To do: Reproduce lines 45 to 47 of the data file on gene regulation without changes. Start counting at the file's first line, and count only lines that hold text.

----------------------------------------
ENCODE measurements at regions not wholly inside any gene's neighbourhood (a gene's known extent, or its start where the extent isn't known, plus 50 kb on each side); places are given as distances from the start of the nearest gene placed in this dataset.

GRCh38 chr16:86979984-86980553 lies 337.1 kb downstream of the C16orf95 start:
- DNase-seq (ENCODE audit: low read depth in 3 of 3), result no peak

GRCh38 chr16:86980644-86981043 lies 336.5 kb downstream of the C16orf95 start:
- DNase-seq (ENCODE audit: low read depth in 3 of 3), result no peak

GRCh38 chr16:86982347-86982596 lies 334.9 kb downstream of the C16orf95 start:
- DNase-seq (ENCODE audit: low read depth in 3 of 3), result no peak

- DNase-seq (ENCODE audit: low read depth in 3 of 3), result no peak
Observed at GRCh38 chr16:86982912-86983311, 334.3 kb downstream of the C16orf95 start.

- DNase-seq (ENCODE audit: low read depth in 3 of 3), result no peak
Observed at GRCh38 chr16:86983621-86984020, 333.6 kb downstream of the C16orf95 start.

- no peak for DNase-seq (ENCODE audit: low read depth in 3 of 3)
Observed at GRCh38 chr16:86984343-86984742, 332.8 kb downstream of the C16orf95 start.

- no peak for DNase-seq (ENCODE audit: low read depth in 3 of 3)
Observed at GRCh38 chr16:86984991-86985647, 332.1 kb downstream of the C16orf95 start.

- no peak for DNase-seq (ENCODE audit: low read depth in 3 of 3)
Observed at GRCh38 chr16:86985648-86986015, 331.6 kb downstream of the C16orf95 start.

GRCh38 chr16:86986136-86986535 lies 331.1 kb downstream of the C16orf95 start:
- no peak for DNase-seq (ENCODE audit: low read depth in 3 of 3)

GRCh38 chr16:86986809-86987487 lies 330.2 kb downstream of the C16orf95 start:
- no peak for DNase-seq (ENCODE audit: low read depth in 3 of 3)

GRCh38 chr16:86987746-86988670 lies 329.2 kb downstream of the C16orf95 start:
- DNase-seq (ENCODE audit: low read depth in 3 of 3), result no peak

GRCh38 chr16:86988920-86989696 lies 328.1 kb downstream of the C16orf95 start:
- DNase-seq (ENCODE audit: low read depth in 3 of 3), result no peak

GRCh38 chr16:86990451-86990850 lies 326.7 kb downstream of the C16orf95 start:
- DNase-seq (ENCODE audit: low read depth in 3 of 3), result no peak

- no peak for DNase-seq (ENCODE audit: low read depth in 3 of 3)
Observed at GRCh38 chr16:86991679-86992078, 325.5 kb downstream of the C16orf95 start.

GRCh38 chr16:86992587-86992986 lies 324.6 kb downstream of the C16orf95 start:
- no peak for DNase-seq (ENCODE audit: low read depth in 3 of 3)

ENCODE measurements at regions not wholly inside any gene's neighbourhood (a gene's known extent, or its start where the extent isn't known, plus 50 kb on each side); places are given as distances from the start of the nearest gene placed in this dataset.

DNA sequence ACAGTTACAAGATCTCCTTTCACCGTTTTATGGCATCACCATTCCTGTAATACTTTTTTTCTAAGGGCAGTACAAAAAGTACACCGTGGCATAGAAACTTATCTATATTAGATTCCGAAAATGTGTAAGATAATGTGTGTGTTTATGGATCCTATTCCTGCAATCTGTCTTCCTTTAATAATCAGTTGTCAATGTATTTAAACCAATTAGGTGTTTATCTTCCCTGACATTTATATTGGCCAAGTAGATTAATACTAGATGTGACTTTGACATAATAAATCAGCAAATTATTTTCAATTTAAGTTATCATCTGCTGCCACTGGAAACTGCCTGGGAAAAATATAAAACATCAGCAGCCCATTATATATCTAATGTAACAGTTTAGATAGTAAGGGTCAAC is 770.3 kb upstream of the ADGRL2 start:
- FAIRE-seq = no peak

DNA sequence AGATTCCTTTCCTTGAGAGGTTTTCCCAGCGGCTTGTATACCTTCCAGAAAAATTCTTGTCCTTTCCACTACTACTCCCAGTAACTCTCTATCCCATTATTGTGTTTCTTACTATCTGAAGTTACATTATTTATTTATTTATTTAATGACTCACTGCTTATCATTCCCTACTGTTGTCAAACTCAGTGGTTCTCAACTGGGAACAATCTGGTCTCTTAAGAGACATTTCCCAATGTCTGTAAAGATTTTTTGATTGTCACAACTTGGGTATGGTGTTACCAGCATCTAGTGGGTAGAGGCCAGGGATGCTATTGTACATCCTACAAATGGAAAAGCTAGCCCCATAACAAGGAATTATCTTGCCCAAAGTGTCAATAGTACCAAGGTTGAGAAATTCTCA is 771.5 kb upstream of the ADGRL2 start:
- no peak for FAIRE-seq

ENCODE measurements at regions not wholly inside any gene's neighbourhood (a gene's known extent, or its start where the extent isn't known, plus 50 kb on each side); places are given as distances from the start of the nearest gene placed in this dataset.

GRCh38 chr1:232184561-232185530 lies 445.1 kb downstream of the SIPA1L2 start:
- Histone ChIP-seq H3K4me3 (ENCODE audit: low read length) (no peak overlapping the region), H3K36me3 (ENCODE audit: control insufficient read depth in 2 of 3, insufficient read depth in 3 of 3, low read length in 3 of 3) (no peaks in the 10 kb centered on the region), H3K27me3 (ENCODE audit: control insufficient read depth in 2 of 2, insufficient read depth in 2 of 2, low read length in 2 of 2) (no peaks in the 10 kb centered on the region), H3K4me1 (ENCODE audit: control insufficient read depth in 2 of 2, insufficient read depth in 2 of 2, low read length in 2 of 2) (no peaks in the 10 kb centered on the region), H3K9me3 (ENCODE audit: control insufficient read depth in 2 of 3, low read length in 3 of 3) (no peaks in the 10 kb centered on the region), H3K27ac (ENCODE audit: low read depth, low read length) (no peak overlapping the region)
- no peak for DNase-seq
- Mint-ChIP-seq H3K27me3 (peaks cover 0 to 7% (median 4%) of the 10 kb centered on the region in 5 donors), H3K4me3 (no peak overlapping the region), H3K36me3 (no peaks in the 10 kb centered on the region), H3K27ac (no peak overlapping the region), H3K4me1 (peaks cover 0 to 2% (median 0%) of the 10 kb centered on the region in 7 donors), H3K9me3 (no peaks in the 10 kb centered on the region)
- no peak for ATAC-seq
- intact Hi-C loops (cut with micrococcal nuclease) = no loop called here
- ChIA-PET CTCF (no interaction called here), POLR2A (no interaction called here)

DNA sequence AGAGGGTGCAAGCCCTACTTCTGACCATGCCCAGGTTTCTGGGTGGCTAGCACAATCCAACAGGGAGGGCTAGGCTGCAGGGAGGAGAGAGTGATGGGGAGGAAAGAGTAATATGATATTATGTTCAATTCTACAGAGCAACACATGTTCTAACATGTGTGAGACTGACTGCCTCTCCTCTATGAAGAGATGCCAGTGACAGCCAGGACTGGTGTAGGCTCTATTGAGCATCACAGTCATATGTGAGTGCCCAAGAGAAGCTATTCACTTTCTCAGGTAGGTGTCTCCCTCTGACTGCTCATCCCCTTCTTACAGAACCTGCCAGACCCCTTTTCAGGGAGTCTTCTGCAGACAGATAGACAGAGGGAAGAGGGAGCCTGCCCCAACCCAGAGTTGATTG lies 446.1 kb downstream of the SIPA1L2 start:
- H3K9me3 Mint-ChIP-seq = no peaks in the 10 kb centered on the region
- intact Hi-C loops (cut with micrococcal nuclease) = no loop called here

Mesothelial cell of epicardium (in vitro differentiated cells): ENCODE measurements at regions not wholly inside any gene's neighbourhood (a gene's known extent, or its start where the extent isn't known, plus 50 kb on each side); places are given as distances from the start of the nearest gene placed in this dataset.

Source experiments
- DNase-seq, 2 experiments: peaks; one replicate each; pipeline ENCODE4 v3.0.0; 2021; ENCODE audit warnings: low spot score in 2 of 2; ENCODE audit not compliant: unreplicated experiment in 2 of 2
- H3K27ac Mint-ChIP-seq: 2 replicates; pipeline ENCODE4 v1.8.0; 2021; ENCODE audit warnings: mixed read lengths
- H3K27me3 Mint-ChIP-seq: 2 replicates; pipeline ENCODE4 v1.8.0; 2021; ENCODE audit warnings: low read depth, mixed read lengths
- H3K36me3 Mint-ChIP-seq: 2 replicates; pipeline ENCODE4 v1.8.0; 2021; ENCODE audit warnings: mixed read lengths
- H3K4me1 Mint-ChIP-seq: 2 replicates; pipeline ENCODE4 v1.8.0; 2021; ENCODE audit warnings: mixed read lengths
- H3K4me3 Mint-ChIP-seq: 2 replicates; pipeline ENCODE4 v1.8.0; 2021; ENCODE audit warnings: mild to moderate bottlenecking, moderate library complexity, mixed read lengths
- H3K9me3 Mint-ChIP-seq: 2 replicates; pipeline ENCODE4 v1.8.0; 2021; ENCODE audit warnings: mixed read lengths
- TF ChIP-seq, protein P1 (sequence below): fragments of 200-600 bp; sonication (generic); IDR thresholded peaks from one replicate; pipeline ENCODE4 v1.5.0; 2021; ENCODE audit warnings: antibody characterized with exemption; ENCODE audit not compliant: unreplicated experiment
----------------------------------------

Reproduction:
DNA sequence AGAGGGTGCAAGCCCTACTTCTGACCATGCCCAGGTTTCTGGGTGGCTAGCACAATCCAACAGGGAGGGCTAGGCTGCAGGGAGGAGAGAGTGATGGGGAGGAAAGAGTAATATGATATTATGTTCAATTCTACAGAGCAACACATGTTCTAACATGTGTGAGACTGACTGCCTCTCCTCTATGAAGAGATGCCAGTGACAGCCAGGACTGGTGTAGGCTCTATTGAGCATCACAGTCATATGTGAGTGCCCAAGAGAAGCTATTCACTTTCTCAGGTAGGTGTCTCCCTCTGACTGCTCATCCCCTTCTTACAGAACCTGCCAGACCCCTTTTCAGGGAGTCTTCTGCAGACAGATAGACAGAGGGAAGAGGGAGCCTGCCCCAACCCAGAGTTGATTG lies 446.1 kb downstream of the SIPA1L2 start:
- H3K9me3 Mint-ChIP-seq = no peaks in the 10 kb centered on the region
- intact Hi-C loops (cut with micrococcal nuclease) = no loop called here